Casely Hayford is best known for similar books about Africa including Gold Coast Native Institutions (1903) and others that were in opposition to British land management acts, such as the Crown Lands Bill of 1897, and the Forest Ordinance of 1911.
In his early years, he worked as a high school teacher before travelling to London, England in 1893 where he trained to become a barrister (attorney) and began practising law in England in 1896. With a strong interest in the political movement for African emancipation, he returned to Cape Coast the following year and became an active member of Aborigines’ Rights Protection Society, a group that advanced the cause of indigenous Africans. By 1910 he was elected president of the society.
Ten years later, along with T. Hutton Mills, Casely Hayford founded the National Congress of British West Africa (NCBWA), a major political movement in West Africa and one of the earliest formal organisations working toward African emancipation from colonial rule. He would represent the Congress in London in 1920, to demand constitutional reforms from the colonial secretary, and address the League of Nations Union.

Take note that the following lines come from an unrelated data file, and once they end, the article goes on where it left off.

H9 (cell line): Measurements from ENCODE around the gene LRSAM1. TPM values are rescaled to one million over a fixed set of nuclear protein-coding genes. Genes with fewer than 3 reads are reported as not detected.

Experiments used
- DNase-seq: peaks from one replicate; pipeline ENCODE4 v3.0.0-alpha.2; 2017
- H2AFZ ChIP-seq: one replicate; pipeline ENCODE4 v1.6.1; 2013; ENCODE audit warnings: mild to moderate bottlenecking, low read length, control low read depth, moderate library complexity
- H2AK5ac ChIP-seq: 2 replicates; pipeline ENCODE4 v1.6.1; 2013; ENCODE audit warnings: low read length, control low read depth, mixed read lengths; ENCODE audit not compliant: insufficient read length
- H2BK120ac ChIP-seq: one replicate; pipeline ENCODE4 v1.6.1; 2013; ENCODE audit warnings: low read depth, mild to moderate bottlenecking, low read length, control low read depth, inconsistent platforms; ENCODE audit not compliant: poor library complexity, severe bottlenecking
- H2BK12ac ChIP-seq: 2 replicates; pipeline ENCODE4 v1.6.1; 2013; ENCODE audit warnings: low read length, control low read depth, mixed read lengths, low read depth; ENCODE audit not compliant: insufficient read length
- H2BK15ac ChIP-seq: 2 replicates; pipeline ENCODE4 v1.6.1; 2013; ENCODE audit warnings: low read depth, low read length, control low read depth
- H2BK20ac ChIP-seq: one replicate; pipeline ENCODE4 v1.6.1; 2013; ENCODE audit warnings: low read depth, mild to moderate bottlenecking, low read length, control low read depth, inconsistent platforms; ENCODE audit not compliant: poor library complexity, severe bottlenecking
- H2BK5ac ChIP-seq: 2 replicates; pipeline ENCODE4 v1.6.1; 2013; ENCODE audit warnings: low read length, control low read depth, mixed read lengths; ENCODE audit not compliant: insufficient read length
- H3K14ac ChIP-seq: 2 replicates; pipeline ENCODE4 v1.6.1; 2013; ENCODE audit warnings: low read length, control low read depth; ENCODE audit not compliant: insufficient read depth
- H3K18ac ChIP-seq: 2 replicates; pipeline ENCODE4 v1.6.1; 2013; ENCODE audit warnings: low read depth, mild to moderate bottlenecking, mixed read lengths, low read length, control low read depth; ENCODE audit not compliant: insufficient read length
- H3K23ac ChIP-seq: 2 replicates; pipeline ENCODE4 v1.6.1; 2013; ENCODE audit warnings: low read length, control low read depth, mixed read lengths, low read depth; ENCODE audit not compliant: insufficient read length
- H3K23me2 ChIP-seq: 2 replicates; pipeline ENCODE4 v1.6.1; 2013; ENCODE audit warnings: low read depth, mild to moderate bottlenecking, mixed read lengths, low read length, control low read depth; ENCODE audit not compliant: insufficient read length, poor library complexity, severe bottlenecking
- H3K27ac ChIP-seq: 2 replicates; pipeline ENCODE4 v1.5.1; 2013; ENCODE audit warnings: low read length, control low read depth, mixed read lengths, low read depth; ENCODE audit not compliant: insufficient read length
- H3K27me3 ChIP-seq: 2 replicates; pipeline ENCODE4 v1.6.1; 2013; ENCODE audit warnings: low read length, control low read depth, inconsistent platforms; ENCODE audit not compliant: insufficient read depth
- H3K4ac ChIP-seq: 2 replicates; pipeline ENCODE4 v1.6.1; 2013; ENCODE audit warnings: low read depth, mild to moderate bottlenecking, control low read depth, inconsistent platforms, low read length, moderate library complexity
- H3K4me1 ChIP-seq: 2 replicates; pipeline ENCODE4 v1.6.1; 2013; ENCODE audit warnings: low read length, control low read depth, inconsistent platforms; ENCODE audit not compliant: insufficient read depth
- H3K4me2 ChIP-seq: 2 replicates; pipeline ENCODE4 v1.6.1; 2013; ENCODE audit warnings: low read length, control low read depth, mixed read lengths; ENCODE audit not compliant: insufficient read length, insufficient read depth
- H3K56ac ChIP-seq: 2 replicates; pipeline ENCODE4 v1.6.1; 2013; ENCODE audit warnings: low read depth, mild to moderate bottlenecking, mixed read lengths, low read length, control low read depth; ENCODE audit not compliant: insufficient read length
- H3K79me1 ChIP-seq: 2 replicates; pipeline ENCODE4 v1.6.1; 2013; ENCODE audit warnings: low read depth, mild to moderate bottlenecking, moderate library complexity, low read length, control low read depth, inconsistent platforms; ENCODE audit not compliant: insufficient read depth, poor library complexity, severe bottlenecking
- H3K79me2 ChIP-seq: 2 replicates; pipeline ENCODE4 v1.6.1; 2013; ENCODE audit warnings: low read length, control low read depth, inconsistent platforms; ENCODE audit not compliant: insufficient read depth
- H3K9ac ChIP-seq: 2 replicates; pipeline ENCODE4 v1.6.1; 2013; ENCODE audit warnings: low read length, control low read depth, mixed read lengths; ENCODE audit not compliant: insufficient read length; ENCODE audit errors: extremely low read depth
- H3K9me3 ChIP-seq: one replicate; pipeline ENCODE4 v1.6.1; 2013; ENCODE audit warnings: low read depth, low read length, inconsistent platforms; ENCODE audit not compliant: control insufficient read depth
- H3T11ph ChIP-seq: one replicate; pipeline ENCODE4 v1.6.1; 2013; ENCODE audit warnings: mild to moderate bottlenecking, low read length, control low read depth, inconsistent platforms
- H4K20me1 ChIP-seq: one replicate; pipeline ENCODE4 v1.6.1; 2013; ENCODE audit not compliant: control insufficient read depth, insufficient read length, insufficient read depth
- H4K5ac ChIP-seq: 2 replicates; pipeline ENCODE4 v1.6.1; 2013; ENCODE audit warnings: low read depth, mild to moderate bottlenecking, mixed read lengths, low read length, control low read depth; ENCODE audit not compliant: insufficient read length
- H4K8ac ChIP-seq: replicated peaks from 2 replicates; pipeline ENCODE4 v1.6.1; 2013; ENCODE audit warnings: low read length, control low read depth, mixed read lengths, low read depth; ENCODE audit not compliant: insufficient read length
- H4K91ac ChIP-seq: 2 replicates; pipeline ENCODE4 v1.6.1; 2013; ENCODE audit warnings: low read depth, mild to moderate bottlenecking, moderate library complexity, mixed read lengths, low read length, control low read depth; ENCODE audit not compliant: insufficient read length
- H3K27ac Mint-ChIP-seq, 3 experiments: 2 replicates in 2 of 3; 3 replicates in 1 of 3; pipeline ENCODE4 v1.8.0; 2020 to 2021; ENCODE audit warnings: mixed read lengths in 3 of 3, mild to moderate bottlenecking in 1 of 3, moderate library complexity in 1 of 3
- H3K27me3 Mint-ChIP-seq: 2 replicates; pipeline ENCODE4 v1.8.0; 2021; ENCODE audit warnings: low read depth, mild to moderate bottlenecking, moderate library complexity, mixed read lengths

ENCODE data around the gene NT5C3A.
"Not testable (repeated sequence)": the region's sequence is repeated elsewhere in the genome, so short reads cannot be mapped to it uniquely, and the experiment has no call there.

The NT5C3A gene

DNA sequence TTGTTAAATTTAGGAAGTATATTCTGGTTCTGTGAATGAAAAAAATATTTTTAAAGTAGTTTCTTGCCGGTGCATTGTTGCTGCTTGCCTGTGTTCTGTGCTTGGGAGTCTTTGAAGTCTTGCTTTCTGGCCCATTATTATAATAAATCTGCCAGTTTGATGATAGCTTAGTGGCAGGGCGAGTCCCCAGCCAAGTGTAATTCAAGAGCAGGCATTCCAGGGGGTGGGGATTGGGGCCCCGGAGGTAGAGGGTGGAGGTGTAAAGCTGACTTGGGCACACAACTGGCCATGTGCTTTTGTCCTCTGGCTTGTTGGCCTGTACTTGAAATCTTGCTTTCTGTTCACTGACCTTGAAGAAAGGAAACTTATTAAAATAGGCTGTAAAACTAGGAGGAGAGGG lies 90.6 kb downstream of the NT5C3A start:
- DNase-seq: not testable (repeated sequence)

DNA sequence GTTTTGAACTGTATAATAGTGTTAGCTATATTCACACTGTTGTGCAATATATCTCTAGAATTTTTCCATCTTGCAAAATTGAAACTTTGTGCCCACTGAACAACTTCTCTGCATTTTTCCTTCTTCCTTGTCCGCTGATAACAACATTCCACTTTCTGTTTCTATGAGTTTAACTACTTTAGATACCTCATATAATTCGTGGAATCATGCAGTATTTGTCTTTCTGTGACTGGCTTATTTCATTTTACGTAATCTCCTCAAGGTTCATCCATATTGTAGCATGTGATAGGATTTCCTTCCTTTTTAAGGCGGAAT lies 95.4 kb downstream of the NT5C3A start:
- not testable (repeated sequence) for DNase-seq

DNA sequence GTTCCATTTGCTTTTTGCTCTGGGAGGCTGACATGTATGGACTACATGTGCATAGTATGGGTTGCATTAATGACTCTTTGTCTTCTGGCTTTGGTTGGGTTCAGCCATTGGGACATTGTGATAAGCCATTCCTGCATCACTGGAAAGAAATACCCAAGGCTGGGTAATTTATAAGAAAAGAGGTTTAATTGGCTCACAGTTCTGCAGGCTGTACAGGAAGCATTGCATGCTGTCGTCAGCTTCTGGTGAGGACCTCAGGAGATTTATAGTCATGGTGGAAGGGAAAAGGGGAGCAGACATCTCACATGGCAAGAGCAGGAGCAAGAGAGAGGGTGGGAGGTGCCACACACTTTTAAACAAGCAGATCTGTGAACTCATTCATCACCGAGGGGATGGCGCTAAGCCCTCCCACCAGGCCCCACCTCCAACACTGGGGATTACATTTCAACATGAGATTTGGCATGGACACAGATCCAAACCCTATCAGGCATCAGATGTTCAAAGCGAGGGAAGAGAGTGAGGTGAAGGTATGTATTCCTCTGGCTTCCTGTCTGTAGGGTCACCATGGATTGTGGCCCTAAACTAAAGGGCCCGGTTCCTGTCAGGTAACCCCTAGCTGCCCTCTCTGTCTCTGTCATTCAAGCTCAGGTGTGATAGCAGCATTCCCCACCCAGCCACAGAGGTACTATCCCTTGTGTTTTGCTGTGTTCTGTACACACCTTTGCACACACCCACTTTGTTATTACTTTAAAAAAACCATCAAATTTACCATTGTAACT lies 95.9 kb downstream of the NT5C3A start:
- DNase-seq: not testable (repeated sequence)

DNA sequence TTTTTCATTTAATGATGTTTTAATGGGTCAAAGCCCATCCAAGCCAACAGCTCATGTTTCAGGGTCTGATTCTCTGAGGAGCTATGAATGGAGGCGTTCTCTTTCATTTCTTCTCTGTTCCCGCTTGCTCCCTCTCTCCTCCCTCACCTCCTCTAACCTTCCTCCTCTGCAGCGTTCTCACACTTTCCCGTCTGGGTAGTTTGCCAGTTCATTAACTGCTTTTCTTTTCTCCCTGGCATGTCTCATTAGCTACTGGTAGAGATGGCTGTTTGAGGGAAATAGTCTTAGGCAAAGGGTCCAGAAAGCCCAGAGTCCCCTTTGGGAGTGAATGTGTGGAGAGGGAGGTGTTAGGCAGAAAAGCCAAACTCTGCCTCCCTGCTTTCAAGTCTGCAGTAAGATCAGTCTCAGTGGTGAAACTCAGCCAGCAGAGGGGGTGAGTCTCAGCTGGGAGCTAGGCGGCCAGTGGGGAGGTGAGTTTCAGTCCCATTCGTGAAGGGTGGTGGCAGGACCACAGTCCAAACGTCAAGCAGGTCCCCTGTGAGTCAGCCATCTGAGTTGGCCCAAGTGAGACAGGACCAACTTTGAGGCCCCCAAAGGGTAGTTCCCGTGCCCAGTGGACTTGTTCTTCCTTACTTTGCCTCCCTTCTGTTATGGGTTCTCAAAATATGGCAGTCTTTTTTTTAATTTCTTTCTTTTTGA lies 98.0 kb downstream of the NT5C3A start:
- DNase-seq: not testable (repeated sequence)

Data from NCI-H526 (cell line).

In 1923 he was named the president of the Congress. He had before this began a career in public office with his nomination to the Legislative Council of the Gold Coast in 1916. This advisory council to the British colonial governor was the only body of African elected officials in the colony.
As a journalist, Casely Hayford worked as an assistant editor on the Western Echo (1885-1887) and as editor of the Gold Coast Echo (1888-1890). He edited the Gold Coast Chronicle and contributed articles to the Gold Coast Independent (1891-1893) as well as, served as editor of the Gold Coast Leader, one of the largest black-owned newspapers in West Africa.
Before his death on August 11, 1930, the politician, educator and leading Pan-African nationalist had a major interest in Afro-Americans and encouraged the pan-African aspirations of Dr W. E. B. Du Bois and Marcus Garvey and their followers, wrote books on pan-African protest including his last pamphlet, The Disabilities of Black Folk and Their Treatment, with an Appeal to the Labour Party.